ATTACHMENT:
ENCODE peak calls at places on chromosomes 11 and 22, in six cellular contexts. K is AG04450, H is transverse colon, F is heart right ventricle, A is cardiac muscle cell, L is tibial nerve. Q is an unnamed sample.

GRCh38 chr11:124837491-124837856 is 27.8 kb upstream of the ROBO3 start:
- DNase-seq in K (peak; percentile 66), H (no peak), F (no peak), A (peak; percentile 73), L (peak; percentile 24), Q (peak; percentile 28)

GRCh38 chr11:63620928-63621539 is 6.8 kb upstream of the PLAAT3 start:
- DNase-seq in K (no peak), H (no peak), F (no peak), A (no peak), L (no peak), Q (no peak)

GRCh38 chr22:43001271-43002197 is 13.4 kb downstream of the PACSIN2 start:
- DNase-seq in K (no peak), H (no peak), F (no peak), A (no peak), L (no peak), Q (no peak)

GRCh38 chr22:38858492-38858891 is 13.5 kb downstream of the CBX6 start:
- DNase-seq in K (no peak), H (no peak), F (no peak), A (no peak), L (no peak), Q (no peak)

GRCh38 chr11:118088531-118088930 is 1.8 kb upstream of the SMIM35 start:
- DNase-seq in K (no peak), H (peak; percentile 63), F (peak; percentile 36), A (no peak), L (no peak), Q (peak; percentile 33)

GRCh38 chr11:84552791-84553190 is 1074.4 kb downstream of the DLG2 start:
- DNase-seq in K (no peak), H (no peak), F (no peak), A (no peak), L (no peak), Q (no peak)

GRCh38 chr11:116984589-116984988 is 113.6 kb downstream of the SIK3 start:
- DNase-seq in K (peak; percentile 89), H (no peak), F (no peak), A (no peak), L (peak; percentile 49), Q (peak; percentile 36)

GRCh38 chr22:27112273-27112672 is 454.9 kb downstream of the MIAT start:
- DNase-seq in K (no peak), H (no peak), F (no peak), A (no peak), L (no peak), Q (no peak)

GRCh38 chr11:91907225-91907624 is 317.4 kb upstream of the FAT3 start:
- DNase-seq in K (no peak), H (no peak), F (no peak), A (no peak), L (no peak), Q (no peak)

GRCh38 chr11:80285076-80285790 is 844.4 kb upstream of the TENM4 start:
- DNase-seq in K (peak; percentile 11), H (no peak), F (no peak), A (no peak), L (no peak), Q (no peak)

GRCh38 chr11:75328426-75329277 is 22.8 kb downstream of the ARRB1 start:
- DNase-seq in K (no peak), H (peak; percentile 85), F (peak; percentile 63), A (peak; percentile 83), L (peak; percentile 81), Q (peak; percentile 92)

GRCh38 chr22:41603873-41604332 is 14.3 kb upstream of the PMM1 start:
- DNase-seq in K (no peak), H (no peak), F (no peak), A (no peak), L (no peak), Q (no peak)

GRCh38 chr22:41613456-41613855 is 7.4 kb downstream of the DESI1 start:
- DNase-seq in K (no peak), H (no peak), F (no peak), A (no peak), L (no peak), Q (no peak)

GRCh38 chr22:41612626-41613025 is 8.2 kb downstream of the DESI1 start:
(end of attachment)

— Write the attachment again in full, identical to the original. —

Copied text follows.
ENCODE peak calls at places on chromosomes 11 and 22, in six cellular contexts. K is AG04450, H is transverse colon, F is heart right ventricle, A is cardiac muscle cell, L is tibial nerve. Q is an unnamed sample.

GRCh38 chr11:124837491-124837856 is 27.8 kb upstream of the ROBO3 start:
- DNase-seq in K (peak; percentile 66), H (no peak), F (no peak), A (peak; percentile 73), L (peak; percentile 24), Q (peak; percentile 28)

GRCh38 chr11:63620928-63621539 is 6.8 kb upstream of the PLAAT3 start:
- DNase-seq in K (no peak), H (no peak), F (no peak), A (no peak), L (no peak), Q (no peak)

GRCh38 chr22:43001271-43002197 is 13.4 kb downstream of the PACSIN2 start:
- DNase-seq in K (no peak), H (no peak), F (no peak), A (no peak), L (no peak), Q (no peak)

GRCh38 chr22:38858492-38858891 is 13.5 kb downstream of the CBX6 start:
- DNase-seq in K (no peak), H (no peak), F (no peak), A (no peak), L (no peak), Q (no peak)

GRCh38 chr11:118088531-118088930 is 1.8 kb upstream of the SMIM35 start:
- DNase-seq in K (no peak), H (peak; percentile 63), F (peak; percentile 36), A (no peak), L (no peak), Q (peak; percentile 33)

GRCh38 chr11:84552791-84553190 is 1074.4 kb downstream of the DLG2 start:
- DNase-seq in K (no peak), H (no peak), F (no peak), A (no peak), L (no peak), Q (no peak)

GRCh38 chr11:116984589-116984988 is 113.6 kb downstream of the SIK3 start:
- DNase-seq in K (peak; percentile 89), H (no peak), F (no peak), A (no peak), L (peak; percentile 49), Q (peak; percentile 36)

GRCh38 chr22:27112273-27112672 is 454.9 kb downstream of the MIAT start:
- DNase-seq in K (no peak), H (no peak), F (no peak), A (no peak), L (no peak), Q (no peak)

GRCh38 chr11:91907225-91907624 is 317.4 kb upstream of the FAT3 start:
- DNase-seq in K (no peak), H (no peak), F (no peak), A (no peak), L (no peak), Q (no peak)

GRCh38 chr11:80285076-80285790 is 844.4 kb upstream of the TENM4 start:
- DNase-seq in K (peak; percentile 11), H (no peak), F (no peak), A (no peak), L (no peak), Q (no peak)

GRCh38 chr11:75328426-75329277 is 22.8 kb downstream of the ARRB1 start:
- DNase-seq in K (no peak), H (peak; percentile 85), F (peak; percentile 63), A (peak; percentile 83), L (peak; percentile 81), Q (peak; percentile 92)

GRCh38 chr22:41603873-41604332 is 14.3 kb upstream of the PMM1 start:
- DNase-seq in K (no peak), H (no peak), F (no peak), A (no peak), L (no peak), Q (no peak)

GRCh38 chr22:41613456-41613855 is 7.4 kb downstream of the DESI1 start:
- DNase-seq in K (no peak), H (no peak), F (no peak), A (no peak), L (no peak), Q (no peak)

GRCh38 chr22:41612626-41613025 is 8.2 kb downstream of the DESI1 start: